Teatime for Peace: Agenda
Introduction/Interfaith Call to Friendship
Two 20-minute Conversation Periods
Complete a name badge by putting your name across the top and your faith or practice underneath. (This will help identify someone of another faith and facilitate the one-on-one conversations we want to have.)
Make a plate and return to your table and ready for the first one-on-one conversation by 5:40pm. There will be two 20-minute sessions in all.
Find one or more people with whom you’d like to have your one-on-one conversation.
We gather today as a diverse body of people from many faiths and traditions.
We do not speak the same language of worship.
We follow different teachings known to us by sacred voices and scriptures through the ages. We do not utter the same prayers, nor do we even use the same word, if any word at all, to speak the name of God.
Nevertheless, we gather together in kinship.
In our gathering, we honor and celebrate our diversity. We do not seek a unity that would deny our differences. We seek rather a deeper union, a union woven through Choice of intent
Through time and attention Through respect and compassion
Until we recognize that we have become a whole cloth – a cloth made rich and textured and vibrant through our differences.
Each of us can hear, in the beating of our own hearts, the ancient rhythm of the loom at work.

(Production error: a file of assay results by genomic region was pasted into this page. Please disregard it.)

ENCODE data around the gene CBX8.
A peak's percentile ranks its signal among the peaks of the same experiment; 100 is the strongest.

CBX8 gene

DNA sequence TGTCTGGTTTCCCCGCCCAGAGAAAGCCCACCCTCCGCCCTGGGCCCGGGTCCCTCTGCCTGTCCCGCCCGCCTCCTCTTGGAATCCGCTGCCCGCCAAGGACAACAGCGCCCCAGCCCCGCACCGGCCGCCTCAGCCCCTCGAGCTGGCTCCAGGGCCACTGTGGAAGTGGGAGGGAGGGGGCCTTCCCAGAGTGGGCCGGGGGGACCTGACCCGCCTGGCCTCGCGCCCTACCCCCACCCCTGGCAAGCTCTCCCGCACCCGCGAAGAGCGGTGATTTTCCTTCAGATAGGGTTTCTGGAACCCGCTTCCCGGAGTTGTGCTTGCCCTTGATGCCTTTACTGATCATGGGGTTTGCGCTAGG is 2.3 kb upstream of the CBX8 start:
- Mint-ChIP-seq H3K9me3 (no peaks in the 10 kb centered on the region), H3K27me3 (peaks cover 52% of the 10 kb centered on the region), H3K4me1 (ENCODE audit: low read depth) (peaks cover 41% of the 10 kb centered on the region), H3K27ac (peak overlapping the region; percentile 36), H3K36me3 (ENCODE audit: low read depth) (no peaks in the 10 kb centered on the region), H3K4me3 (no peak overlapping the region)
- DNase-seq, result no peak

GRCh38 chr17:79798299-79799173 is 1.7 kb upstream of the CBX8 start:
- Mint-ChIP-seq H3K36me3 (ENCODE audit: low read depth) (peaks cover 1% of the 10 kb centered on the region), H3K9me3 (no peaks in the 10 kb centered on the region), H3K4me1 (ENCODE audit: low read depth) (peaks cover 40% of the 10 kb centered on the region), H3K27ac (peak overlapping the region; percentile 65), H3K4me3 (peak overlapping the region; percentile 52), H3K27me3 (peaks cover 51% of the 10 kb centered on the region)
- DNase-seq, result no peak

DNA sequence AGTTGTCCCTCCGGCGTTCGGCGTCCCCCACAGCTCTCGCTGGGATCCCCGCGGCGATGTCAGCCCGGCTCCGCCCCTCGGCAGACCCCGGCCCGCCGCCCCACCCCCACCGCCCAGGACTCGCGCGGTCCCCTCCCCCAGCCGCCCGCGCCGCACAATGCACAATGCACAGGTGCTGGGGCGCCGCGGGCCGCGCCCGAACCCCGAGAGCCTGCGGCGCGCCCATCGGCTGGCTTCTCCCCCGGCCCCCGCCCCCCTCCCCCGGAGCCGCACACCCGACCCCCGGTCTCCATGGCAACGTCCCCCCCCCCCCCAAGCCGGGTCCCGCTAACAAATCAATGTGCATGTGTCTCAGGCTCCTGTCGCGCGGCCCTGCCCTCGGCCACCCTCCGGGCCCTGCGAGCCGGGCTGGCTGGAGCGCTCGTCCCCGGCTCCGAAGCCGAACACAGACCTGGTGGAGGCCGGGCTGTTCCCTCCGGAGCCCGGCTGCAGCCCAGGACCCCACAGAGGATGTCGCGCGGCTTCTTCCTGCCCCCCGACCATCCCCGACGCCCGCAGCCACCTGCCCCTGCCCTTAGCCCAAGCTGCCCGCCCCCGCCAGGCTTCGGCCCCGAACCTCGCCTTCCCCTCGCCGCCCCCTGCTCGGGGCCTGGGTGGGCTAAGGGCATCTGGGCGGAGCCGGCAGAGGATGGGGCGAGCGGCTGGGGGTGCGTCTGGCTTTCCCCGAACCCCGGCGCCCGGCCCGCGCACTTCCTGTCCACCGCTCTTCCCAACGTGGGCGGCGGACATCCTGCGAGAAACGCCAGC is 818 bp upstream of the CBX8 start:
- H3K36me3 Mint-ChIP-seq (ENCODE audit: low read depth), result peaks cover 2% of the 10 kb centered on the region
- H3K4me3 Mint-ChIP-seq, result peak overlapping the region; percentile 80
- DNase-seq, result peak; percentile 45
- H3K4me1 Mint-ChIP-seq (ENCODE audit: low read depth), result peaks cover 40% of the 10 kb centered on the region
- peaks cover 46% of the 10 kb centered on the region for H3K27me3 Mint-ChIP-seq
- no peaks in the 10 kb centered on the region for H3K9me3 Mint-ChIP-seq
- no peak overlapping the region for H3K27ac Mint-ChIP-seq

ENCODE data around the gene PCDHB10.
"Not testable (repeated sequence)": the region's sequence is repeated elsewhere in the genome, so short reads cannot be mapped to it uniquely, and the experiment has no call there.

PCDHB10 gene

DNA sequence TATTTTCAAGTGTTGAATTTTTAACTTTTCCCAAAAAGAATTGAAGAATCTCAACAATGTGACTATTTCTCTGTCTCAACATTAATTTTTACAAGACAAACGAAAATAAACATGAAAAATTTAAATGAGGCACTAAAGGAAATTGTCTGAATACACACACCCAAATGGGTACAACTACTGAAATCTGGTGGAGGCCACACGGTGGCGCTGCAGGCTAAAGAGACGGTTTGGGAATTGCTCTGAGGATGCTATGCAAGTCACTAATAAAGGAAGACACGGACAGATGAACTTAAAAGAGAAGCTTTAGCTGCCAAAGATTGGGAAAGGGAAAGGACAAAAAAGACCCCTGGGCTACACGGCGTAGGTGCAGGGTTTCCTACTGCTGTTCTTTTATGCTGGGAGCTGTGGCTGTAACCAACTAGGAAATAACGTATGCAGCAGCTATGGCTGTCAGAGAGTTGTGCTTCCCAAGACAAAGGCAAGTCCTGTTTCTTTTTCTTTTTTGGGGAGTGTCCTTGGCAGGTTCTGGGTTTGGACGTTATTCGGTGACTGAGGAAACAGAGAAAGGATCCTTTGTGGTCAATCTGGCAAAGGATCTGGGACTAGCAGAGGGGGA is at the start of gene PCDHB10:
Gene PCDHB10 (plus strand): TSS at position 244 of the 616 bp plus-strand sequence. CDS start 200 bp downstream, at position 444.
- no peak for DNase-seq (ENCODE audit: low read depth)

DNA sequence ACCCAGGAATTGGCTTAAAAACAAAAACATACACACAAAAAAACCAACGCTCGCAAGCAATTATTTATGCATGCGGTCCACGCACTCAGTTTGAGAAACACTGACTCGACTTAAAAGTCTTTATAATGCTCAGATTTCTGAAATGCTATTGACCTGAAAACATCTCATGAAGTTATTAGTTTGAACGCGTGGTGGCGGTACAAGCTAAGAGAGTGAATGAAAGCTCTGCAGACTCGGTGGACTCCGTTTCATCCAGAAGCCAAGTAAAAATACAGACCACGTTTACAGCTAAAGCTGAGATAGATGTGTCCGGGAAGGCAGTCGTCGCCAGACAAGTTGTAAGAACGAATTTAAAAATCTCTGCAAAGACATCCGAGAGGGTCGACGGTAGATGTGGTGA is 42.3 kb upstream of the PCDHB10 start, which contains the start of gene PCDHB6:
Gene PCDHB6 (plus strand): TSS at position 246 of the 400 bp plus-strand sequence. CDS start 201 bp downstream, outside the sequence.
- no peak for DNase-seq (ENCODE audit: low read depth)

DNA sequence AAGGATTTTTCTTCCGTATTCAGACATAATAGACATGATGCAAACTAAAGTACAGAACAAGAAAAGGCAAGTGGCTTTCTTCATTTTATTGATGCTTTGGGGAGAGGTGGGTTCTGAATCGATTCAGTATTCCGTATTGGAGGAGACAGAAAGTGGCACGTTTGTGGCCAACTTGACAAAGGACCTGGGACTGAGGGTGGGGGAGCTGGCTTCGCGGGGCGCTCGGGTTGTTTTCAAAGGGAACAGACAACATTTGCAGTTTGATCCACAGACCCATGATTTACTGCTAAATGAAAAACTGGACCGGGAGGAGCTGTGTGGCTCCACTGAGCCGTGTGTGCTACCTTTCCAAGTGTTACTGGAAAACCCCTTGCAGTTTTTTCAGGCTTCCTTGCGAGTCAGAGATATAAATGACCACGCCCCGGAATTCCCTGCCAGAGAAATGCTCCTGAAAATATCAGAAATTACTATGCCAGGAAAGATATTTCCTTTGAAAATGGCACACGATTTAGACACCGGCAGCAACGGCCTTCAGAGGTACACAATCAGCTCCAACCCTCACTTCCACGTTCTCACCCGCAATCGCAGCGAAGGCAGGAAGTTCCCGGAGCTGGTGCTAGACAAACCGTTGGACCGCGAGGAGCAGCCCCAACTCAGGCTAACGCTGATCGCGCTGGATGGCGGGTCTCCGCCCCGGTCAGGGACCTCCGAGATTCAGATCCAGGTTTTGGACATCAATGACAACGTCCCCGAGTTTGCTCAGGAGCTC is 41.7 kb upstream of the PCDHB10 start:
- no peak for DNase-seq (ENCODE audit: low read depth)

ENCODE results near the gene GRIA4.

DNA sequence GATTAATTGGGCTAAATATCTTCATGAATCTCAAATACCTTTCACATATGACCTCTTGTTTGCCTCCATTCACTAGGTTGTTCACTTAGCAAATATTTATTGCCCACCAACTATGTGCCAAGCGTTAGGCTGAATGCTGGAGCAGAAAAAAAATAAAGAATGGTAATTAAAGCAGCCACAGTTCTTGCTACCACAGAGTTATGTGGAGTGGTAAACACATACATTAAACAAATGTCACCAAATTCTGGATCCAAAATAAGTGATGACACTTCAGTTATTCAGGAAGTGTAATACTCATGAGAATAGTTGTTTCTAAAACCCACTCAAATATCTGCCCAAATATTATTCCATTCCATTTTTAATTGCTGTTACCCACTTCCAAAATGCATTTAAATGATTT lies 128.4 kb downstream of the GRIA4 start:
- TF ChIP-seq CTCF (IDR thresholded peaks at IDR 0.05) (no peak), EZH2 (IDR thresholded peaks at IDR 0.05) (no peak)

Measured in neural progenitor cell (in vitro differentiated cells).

We are woven together.
We are bound to one another Let us gather in friendship.
Adapted from Interfaith Call to Friendship by Kathleen McTigue
Thank You for Participating
Welcome to Teatime for Peace
Teatime for Peace welcomes you as friends, and asks that we depart as families, a network of common interests holding back bigotry and hatred.
Meet as many people as you can, yet concentrate on your personal growth through
one-on-one conversations with new acquaintances.
Leave tonight knowing you put forth your best effort to build bridges, and that you’ve planted seeds to continue.
1. Share an experience you have had with a faith tradition other than your own such as going to a Bar Mitzvah, wedding, baptism, funeral or retreat. What impressions do you have?
2. Do you have a story about your family’s history with this country? Did they immigrate to the U.S.? Were they native born? Did your family come by force or choice?
3. Identify three values that are important to you and are connected to your faith tradition or upbringing. Who or what helped you develop these values? Why are they important to you?
4. Share a story about your first experience with discrimination. What left an impression on you? How did you handle, or manage your feelings?
5. What stereotypes or misconceptions have you picked up from the media or other sources about different faith traditions, orientations, races or views?
6. How does your religion reflect the culture you are from, or does it?
7. What are you feeling in your soul or spirit? Is there something helping you “hold on?”